Thursday, October 6, 2016


It began with the televised debate between John F. Kennedy and Richard Nixon. For the first time in history we were able to see the candidates up close, not just hear their voices. The arguments each one made were vital, of course, in helping the viewing public decide which candidate they preferred. But what historians speak of most when referring to that debate was the way the two looked: Kennedy, relaxed and handsome; Nixon, sweaty and nervous.

Perception played no small role in deciding which of the two came across as more likable, and, therefore, more “presidential.” So it has been ever since.

The first presidential debate between Hillary Clinton and Donald Trump started out as a minor slugfest, dealing mostly with the issue of trade, but became a rout when Clinton began reciting Trump's many insults and refusal to release his tax returns, and he couldn't hold back his anger. His many interruptions — including his outrageous reaction that he was “smart” to avoid paying taxes — came across as childish and revelatory of the very unpresidential Donald J. Trump. He lost that debate handily not solely on the issues, but also on the perception of him as a playground bully.

Unfortunately, I felt that in the vice-presidential debate Tim Kaine did not do his solid presentation of the issues any service by his intemperate interruptions of Mike Pence, whose demeanor — like JFK's in that first TV debate — was relatively relaxed and respectful. Pence's transgressions — if we can them that — were lots of headshaking during the split screen coverage of Kaine's presentations.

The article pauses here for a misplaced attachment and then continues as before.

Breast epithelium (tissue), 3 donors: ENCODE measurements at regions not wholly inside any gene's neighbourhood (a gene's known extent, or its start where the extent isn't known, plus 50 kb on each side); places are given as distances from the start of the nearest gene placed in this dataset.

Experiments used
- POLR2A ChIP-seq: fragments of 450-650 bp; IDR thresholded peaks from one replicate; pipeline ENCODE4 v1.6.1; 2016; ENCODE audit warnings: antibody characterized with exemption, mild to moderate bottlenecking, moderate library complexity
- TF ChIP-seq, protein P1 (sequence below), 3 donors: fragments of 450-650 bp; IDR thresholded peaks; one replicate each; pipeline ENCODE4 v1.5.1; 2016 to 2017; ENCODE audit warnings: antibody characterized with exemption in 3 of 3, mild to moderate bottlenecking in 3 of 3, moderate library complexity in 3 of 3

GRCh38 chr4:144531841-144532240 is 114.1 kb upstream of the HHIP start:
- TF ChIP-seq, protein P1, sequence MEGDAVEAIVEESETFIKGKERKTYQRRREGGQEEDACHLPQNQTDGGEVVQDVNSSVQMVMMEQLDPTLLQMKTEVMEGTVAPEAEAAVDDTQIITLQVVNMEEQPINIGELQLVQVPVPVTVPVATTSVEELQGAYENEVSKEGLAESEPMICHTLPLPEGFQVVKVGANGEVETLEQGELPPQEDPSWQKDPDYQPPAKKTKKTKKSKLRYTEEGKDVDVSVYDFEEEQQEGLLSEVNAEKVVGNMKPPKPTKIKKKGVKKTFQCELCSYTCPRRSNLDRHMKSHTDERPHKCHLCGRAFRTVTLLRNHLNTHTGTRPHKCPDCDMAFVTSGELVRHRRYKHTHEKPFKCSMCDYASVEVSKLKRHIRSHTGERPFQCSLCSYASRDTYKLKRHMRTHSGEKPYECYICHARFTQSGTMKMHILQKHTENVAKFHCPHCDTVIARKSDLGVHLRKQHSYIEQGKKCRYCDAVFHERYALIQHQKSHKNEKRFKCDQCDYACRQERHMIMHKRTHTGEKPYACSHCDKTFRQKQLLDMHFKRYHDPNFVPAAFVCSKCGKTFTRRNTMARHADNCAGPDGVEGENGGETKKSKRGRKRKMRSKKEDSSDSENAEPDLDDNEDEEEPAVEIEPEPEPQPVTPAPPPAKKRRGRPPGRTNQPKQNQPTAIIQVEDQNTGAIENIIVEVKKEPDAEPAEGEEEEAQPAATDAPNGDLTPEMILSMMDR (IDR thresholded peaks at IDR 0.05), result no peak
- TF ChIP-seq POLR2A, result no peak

Fair or not, in our days of expansive social media and extensive TV coverage, perception counts.

I remember a monologue by the comedian Don Adams before he became Maxwell Smart in the TV series “Get Smart.” He posed as a defense attorney addressing the jury during a murder case. His client was a beautiful woman. Thrusting his arm out in her direction, he urged the jury to look at her legs. “Are these the legs of a homicidal maniac?” he asked.

I don't know whether it worked, but don't sell perception short.       

1 comment:

  1. I respectfully disagree. Substance matters also. It was the well-paid pundits and talking heads that only want to talk about style and demeanor and never content. Kane blew him out of the water in that regard. And Pence could only shake his head no or grimace when confronted with Kane's recitations of Trump's hateful statements. Beyond that, Pence denied that he and Trump had ever said any of that. He looked ridiculous in denying things that virtually everyone knew was true! So Kane interrupted — big deal! I may be partial but I didn't find that offensive at all. Pence needed to be exposed and Kane did a masterful job on that. I reject the media's spin — they only attack liberals when they intereupt and hardly ever when its done by the right wingers. We should not allow our natural reactions to be pushed aside by these so-called experts like Chris Matthews who couldn't stop fawning over that bigot Pence, touting him as the kind of Reoublican that could have won this election.